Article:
The signs are everywhere. It’s getting harder to ignore. Summer is half over. August has begun, the birds are preparing for their fall migration, and the stores are bulging with back-to-school supplies.
The deadline to register for AU courses for September is only days away. Are you ready? It’s time to put down the daiquiri, come in from the pool, and decide what courses to take this autumn.
Most AU undergraduate programs list a number of compulsory courses related to your field of study. No decision needed there; you have to either take those courses or have a satisfactory transfer credit from previous study. Other courses are your choice within a designated area of study.
Many programs also have a few optional credits in their program described as “any area of study.” don’t overlook this opportunity to broaden your mind and delve into unfamiliar territory. Take some time this summer to check your program requirements, then browse through AU’s undergraduate course list.
Here are a few courses from my list of potentials. Some are fun diversions from my program, and others may nudge the limits of my intellectual capacity. Check the AU course list for full descriptions, or create your own list of brain-stretching potentials.
The Vikings (Humanities, HIST 383.) Get in touch with your inner Norseman. New in 2014, The Vikings covers three centuries of trading, colonizing and exploring by the Scandinavians known as “vikings.” More fun than the real thing. No prerequisite course required. Most of the course marks come from a research paper (30%) and the final exam (40%.)
East Meets West (Humanities, HUMN 360.) Impress your friends! East Meets West covers the philosophical influences of India and China on Western thought. Course texts include Siddhartha and Zen and the Art of Motorcycle Maintenance. How cool is that? Most course marks are from an essay (30%) and the final exam (40%.)
Ethics (Humanities, PHIL 350.) Food for thought. A worthwhile complement to any field of study, this course covers the history of moral thought and ethics. No prerequisite, though a prior course in philosophy is recommended. Two marked exercises make up the bulk of the marks, with the final exam picking up the final 40%.
Existentialism and Phenomenology (Humanities, PHIL 367.) Crash course on two schools of European philosophical thought. This one appears to be a mind-stretcher, as well as a challenge to pronounce. No prerequisite, but a previous philosophy credit is recommended. No exam; most of the marks are from two essays of 40% each.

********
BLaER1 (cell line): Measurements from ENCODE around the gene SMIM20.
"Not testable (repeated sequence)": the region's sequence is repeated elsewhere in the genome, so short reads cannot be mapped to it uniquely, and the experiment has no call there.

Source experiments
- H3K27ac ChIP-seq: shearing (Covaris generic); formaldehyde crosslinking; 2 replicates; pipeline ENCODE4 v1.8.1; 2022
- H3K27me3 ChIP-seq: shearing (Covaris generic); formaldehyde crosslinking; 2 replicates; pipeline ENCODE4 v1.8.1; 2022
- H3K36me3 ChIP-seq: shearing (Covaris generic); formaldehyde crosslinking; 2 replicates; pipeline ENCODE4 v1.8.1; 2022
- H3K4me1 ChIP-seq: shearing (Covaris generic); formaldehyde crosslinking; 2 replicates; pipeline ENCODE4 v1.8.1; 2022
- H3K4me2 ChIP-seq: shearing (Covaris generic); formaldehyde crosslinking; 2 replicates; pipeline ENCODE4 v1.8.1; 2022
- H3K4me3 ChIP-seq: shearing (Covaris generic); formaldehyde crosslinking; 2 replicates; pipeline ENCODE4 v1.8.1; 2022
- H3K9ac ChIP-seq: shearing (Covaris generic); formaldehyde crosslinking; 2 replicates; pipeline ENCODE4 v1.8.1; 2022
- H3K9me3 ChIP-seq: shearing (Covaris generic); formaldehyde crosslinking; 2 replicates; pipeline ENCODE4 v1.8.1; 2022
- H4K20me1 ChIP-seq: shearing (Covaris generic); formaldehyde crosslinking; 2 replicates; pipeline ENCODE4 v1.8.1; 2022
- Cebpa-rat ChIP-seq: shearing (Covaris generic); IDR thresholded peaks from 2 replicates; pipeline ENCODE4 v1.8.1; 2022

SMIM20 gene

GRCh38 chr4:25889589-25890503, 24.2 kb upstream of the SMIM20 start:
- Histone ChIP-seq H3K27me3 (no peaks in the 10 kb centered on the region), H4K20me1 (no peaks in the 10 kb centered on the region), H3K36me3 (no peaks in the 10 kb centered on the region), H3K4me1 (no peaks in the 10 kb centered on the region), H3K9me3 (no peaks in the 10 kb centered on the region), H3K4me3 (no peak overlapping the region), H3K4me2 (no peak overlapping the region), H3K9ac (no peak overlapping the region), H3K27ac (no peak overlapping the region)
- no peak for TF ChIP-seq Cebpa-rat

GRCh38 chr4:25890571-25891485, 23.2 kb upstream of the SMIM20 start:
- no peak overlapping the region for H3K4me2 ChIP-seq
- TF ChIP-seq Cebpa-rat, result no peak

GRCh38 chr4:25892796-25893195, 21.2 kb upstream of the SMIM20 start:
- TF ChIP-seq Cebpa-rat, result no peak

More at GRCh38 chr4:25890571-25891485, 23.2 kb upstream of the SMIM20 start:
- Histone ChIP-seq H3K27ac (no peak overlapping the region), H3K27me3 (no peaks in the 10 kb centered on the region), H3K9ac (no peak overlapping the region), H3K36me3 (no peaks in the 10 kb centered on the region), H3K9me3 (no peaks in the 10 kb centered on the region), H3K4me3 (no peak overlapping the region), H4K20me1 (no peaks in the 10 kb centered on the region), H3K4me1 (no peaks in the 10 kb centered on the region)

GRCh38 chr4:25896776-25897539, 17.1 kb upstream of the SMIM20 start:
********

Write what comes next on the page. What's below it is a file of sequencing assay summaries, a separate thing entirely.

Goddess Mythology, Women’s Spirituality, and Ecofeminism (Social Science, WGST 333.) Get in touch with your inner goddess (or seriously impress the goddess you know.) Begins with the goddess mythology from the beginnings of civilization and ends with the new-age-sounding ecofeminism. Shhh! I haven’t told my husband about this one yet. No prerequisite and no exam, just a raft of essays.
Nutrition for Health (Science, NUTR 331.) You are what you eat. Nutrition for Health covers the basics of nutrition and its relationship to your health. Designed for students taking only one nutrition course, Nutrition for Health has no prerequisites (although high-school level chemistry and biology are recommended.) Marks are spread among three assignments and two exams, but we’re talking about your health here.
Civil Liberties and Individual Rights (Applied Studies, CRJS 427; also HSRV 427.) A topic of growing concern. “Of relevance to everyone interested in civil liberties and human rights,” which means everyone, right? This course covers the basics of democratic law and the rights of the individual, with a focus on the Canadian system. No prerequisites; two assignments and a final exam of 50%.
University studies are supposed to make you well-rounded. The piece of paper you get at the end of the journey cannot compare in value to the knowledge you acquire along the way. Any course that pushes your limits expands your capacity.
Summer’s almost over! Browse through AU’s undergraduate courses today and find some food?or some fun?for your mind.
Barbara Lehtiniemi is a writer, photographer, and AU student. She lives on a windswept rural road in Eastern Ontario